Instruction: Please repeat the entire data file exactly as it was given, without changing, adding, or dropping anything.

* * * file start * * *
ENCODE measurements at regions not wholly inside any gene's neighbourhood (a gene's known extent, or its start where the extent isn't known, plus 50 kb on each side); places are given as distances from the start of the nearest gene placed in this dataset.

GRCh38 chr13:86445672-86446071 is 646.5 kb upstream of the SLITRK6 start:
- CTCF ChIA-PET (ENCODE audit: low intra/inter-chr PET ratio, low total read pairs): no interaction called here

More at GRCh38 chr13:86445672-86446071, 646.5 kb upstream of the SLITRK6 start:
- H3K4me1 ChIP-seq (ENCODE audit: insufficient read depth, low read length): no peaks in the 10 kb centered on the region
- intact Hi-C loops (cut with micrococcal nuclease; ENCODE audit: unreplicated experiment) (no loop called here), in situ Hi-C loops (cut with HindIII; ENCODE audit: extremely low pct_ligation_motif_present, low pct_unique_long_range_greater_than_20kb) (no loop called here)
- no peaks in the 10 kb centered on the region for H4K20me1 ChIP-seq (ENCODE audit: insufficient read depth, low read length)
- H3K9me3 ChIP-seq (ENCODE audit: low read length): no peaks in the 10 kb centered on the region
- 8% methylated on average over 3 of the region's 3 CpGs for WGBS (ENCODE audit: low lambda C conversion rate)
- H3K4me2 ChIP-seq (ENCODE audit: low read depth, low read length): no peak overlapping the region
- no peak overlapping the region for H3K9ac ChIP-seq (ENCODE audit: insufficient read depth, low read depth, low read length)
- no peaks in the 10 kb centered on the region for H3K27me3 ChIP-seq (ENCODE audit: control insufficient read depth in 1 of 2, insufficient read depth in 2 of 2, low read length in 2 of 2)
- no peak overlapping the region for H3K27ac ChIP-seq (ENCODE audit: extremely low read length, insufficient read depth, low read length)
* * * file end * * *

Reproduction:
ENCODE measurements at regions not wholly inside any gene's neighbourhood (a gene's known extent, or its start where the extent isn't known, plus 50 kb on each side); places are given as distances from the start of the nearest gene placed in this dataset.

GRCh38 chr13:86445672-86446071 is 646.5 kb upstream of the SLITRK6 start:
- CTCF ChIA-PET (ENCODE audit: low intra/inter-chr PET ratio, low total read pairs): no interaction called here

More at GRCh38 chr13:86445672-86446071, 646.5 kb upstream of the SLITRK6 start:
- H3K4me1 ChIP-seq (ENCODE audit: insufficient read depth, low read length): no peaks in the 10 kb centered on the region
- intact Hi-C loops (cut with micrococcal nuclease; ENCODE audit: unreplicated experiment) (no loop called here), in situ Hi-C loops (cut with HindIII; ENCODE audit: extremely low pct_ligation_motif_present, low pct_unique_long_range_greater_than_20kb) (no loop called here)
- no peaks in the 10 kb centered on the region for H4K20me1 ChIP-seq (ENCODE audit: insufficient read depth, low read length)
- H3K9me3 ChIP-seq (ENCODE audit: low read length): no peaks in the 10 kb centered on the region
- 8% methylated on average over 3 of the region's 3 CpGs for WGBS (ENCODE audit: low lambda C conversion rate)
- H3K4me2 ChIP-seq (ENCODE audit: low read depth, low read length): no peak overlapping the region
- no peak overlapping the region for H3K9ac ChIP-seq (ENCODE audit: insufficient read depth, low read depth, low read length)
- no peaks in the 10 kb centered on the region for H3K27me3 ChIP-seq (ENCODE audit: control insufficient read depth in 1 of 2, insufficient read depth in 2 of 2, low read length in 2 of 2)
- no peak overlapping the region for H3K27ac ChIP-seq (ENCODE audit: extremely low read length, insufficient read depth, low read length)